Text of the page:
DC culinary and hospitality students give back to community at maple syrup festival
DC culinary and hospitality students give back to community at maple syrup festival
DC culinary and hospitality students give back to community at maple syrup festival

DC culinary and hospitality students give back to community at maple syrup festival

Posted: March 27th, 2016

First-and second-year students from Durham College’s (DC) culinary and hospitality programs recently had the opportunity to show off their skills when they spent the weekend cooking and serving pancakes at the Purple Woods Maple Syrup Festival.  During the weekend of March 19th and 20th, students from DC’s Culinary Management, Hospitality Skills, Hospitality – Hotel and Restaurant Operations Management, Special Events Planning and Advanced Baking and Pastry Art programs took on the challenge of feeding festival goers with a wide range of products. Chef Peter Lee, program co-ordinator for the Culinary Management program at the College’s Centre for Food (CFF) says this was the first time DC students had been involved with the festival and, by all accounts, their work was extremely successful.

“The students did everything from providing front-of-the-house services to setting up and preparing pancakes in the kitchen,” said Lee.  “They also operated a pop-up bake shop while feeding about 1,000 people per day. With the festival’s organizers saying everything went very efficiently with almost no line ups to get food, it is clear that the skills our students are gaining in the CFF’s classrooms, kitchen and labs, are making a very real impact when it comes to working in the field.”

In particular, events like the festival give students an opportunity to learn more about the requirements of feeding a large number of people, in close quarters, under tight deadlines. Students were responsible for setting up serving lines, cooking dozens of pancakes at a time, estimating how long it would take each batch to be served and how many could be prepared in each hour. Once the morning and afternoon pancake events were concluded, the students cleaned up, washed up and got ready to do it all again a few hours later.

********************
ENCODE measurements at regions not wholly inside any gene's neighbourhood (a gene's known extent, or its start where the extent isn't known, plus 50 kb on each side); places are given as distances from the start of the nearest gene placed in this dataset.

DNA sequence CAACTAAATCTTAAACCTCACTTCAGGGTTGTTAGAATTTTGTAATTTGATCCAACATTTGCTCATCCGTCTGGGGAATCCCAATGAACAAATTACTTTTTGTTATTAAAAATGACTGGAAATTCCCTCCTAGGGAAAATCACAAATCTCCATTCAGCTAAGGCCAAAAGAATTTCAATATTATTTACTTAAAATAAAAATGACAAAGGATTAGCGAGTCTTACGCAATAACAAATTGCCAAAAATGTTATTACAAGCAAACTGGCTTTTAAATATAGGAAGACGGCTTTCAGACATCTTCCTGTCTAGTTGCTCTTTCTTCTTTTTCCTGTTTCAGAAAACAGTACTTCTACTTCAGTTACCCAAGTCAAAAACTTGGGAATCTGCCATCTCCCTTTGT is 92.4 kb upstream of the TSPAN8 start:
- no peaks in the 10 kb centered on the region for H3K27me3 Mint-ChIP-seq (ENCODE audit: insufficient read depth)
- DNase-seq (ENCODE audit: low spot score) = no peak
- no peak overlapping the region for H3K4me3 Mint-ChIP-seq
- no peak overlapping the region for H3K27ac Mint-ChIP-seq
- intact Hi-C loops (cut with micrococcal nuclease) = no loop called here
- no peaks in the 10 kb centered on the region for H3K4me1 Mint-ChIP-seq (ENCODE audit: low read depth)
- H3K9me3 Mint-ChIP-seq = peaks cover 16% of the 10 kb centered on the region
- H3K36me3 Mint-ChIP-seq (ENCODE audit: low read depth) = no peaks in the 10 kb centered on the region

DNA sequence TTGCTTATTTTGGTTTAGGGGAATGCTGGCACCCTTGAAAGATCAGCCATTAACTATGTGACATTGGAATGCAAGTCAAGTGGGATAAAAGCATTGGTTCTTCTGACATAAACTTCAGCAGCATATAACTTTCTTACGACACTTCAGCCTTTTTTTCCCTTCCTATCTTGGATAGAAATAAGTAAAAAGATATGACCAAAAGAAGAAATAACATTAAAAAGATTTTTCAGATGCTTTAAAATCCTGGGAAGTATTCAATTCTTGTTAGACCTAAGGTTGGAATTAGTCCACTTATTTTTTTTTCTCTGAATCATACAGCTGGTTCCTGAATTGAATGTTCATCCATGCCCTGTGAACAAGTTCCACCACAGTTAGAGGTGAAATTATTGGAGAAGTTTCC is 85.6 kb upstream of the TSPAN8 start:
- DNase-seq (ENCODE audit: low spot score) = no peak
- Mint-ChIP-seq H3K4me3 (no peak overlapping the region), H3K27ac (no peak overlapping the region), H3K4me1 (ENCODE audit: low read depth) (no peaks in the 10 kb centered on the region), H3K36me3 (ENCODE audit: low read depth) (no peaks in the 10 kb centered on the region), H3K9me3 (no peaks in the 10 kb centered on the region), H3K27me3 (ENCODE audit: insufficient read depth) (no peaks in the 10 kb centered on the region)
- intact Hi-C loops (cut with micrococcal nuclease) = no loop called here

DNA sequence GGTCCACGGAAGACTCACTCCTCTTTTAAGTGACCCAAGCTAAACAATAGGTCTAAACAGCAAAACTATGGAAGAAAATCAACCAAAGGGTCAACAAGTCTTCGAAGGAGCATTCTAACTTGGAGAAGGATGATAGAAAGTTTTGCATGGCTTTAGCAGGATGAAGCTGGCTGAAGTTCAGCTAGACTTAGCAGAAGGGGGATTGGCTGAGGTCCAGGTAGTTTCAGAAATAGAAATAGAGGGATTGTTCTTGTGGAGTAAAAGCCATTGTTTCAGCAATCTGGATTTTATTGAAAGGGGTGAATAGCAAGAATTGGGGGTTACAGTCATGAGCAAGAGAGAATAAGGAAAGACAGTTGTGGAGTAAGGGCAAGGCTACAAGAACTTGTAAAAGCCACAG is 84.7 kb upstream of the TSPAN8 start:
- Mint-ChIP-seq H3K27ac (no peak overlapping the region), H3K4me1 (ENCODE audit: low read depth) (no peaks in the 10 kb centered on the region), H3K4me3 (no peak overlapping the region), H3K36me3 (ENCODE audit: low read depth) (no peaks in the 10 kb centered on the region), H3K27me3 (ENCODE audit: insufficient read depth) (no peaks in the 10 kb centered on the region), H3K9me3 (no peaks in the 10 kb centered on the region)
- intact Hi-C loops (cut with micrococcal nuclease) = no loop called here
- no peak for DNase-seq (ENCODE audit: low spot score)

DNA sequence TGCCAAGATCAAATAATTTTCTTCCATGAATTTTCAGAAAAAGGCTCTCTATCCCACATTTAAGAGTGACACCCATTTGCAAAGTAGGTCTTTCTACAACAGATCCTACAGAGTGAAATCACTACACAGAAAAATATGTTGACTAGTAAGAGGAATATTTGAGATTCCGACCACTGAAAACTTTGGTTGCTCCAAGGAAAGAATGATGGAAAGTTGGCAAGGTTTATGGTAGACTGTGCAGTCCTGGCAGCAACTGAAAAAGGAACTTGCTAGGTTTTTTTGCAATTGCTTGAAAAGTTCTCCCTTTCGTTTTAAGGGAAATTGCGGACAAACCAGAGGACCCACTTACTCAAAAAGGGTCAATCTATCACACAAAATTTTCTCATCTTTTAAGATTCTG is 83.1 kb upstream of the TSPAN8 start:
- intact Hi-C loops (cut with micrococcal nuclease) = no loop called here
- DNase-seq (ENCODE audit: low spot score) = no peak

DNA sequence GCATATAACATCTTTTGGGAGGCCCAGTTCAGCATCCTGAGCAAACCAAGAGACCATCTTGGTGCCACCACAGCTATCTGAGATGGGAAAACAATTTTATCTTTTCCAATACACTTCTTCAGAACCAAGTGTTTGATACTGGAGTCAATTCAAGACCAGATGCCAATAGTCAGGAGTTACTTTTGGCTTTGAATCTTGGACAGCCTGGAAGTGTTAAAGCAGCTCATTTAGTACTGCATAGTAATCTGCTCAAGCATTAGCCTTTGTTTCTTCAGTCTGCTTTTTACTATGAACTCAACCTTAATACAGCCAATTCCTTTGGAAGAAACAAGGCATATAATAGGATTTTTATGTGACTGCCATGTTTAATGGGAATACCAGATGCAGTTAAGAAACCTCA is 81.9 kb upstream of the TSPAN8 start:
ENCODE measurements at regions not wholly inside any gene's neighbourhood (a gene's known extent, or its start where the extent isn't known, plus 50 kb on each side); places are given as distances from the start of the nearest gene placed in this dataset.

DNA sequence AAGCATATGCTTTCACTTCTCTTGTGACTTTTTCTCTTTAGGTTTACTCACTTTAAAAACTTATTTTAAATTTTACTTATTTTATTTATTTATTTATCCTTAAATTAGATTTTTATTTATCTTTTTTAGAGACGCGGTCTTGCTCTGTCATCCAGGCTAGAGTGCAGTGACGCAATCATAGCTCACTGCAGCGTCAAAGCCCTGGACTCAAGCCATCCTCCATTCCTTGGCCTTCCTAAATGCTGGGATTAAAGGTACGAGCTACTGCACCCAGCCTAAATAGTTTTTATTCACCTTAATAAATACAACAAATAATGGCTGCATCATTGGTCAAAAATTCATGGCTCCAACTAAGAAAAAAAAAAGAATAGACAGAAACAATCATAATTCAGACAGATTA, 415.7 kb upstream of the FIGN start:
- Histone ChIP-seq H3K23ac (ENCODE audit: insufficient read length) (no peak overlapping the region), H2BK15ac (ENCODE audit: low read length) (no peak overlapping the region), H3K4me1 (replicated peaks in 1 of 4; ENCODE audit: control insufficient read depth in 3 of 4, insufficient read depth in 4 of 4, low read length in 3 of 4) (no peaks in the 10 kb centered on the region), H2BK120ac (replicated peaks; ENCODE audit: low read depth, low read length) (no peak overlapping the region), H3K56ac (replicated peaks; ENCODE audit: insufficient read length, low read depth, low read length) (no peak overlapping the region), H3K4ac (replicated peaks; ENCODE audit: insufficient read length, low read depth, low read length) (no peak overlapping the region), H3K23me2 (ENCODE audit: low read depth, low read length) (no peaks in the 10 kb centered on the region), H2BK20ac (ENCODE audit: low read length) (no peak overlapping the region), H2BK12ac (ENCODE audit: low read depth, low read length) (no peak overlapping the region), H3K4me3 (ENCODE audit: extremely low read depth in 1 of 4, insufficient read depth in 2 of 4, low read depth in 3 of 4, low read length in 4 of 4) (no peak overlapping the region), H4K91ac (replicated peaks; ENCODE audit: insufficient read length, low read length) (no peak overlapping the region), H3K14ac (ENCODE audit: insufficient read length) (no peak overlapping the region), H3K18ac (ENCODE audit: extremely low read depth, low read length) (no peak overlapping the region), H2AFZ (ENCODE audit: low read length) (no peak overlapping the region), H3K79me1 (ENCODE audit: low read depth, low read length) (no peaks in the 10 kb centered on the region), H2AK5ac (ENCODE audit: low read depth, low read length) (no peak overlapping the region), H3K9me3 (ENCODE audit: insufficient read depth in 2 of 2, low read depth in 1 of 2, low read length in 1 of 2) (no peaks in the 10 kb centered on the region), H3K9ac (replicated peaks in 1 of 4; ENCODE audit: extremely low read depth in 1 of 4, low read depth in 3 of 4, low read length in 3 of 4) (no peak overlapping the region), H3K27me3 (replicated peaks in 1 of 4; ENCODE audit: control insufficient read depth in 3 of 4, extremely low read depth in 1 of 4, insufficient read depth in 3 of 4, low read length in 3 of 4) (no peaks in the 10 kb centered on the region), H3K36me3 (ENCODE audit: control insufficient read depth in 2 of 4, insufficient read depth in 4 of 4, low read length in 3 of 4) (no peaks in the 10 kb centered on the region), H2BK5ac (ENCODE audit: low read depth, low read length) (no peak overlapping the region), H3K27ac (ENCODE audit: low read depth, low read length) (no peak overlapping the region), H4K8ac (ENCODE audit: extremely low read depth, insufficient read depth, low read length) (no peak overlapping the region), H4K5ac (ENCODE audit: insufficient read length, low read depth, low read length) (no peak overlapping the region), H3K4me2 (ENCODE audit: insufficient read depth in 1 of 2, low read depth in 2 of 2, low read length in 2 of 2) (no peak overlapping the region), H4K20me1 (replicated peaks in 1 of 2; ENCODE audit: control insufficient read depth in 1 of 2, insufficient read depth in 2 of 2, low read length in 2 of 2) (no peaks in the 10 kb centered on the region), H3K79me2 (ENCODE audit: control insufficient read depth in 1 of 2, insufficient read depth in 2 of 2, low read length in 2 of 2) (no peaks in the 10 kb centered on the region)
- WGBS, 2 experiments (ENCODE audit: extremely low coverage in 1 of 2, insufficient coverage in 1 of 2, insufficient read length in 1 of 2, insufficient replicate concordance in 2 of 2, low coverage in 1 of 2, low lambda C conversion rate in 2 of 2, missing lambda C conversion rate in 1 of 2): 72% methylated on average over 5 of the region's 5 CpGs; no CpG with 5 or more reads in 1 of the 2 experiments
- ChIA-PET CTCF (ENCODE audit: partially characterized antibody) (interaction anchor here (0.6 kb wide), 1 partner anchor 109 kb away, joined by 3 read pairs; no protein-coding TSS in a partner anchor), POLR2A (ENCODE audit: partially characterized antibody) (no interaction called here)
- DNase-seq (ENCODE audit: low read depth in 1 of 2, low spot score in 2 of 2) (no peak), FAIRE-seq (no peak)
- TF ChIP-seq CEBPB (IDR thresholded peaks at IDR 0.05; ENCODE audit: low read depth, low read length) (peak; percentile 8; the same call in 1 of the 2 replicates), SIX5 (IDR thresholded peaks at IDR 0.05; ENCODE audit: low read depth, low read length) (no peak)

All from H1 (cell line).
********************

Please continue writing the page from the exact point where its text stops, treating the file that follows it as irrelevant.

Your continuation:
”There are a number of advantages in taking part in these festival-style events, despite the large volume of work involved for our students,” added Lee. “This includes offering young people who might be considering a career in the culinary, hospitality or events industries the chance to meet with DC students and staff and learn about our award-winning programs.”

And the need to connect is a two-way street, as returning students and new graduates from DC’s culinary and hospitality programs are already searching for either summer jobs to pay for next year’s classes, or looking for the first job towards a full-time career. As Chef Lee points out, being visible in the community pays dividends for DC students as they start their career search.

“I’m fielding calls from a number of local restaurants who are seeking both summer staff and full-time cooks at their locations in Durham,” he added. “Being visible at events like the festival at Purple Woods Conservation Area gives us a chance to show potential employers what our students can do, while helping out in the community.”

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